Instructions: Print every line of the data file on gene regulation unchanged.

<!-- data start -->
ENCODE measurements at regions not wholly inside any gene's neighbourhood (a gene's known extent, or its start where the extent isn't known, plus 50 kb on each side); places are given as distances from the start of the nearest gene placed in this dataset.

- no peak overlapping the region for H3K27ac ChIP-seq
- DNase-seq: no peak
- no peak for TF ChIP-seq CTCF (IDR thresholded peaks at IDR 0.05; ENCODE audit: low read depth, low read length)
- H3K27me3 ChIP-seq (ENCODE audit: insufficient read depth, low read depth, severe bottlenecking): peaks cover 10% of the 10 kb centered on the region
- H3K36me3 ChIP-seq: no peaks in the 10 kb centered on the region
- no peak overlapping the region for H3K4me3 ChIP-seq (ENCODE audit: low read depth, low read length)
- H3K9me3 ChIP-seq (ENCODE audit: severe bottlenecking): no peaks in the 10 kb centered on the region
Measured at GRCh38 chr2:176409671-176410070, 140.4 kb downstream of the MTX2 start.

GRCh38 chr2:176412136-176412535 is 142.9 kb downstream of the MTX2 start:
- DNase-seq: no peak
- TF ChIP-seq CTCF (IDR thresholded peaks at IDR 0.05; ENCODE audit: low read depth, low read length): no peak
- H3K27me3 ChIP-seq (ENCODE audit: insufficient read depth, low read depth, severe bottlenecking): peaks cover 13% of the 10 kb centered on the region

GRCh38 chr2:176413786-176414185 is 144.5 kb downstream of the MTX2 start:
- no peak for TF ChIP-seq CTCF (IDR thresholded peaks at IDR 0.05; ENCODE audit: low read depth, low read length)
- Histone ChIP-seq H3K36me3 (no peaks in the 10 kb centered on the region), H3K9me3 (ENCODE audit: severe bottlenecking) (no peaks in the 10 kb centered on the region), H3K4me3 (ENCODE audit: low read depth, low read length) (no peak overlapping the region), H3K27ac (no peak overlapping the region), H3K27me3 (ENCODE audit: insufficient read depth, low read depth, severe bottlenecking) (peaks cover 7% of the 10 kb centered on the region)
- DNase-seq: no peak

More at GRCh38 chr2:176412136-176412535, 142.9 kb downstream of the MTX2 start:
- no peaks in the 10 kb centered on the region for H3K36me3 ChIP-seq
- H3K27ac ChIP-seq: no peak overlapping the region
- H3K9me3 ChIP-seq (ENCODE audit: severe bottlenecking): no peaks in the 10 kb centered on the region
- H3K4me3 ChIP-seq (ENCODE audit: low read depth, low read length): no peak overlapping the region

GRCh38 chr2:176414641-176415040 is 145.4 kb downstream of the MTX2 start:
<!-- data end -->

ENCODE measurements at regions not wholly inside any gene's neighbourhood (a gene's known extent, or its start where the extent isn't known, plus 50 kb on each side); places are given as distances from the start of the nearest gene placed in this dataset.

- no peak overlapping the region for H3K27ac ChIP-seq
- DNase-seq: no peak
- no peak for TF ChIP-seq CTCF (IDR thresholded peaks at IDR 0.05; ENCODE audit: low read depth, low read length)
- H3K27me3 ChIP-seq (ENCODE audit: insufficient read depth, low read depth, severe bottlenecking): peaks cover 10% of the 10 kb centered on the region
- H3K36me3 ChIP-seq: no peaks in the 10 kb centered on the region
- no peak overlapping the region for H3K4me3 ChIP-seq (ENCODE audit: low read depth, low read length)
- H3K9me3 ChIP-seq (ENCODE audit: severe bottlenecking): no peaks in the 10 kb centered on the region
Measured at GRCh38 chr2:176409671-176410070, 140.4 kb downstream of the MTX2 start.

GRCh38 chr2:176412136-176412535 is 142.9 kb downstream of the MTX2 start:
- DNase-seq: no peak
- TF ChIP-seq CTCF (IDR thresholded peaks at IDR 0.05; ENCODE audit: low read depth, low read length): no peak
- H3K27me3 ChIP-seq (ENCODE audit: insufficient read depth, low read depth, severe bottlenecking): peaks cover 13% of the 10 kb centered on the region

GRCh38 chr2:176413786-176414185 is 144.5 kb downstream of the MTX2 start:
- no peak for TF ChIP-seq CTCF (IDR thresholded peaks at IDR 0.05; ENCODE audit: low read depth, low read length)
- Histone ChIP-seq H3K36me3 (no peaks in the 10 kb centered on the region), H3K9me3 (ENCODE audit: severe bottlenecking) (no peaks in the 10 kb centered on the region), H3K4me3 (ENCODE audit: low read depth, low read length) (no peak overlapping the region), H3K27ac (no peak overlapping the region), H3K27me3 (ENCODE audit: insufficient read depth, low read depth, severe bottlenecking) (peaks cover 7% of the 10 kb centered on the region)
- DNase-seq: no peak

More at GRCh38 chr2:176412136-176412535, 142.9 kb downstream of the MTX2 start:
- no peaks in the 10 kb centered on the region for H3K36me3 ChIP-seq
- H3K27ac ChIP-seq: no peak overlapping the region
- H3K9me3 ChIP-seq (ENCODE audit: severe bottlenecking): no peaks in the 10 kb centered on the region
- H3K4me3 ChIP-seq (ENCODE audit: low read depth, low read length): no peak overlapping the region

GRCh38 chr2:176414641-176415040 is 145.4 kb downstream of the MTX2 start: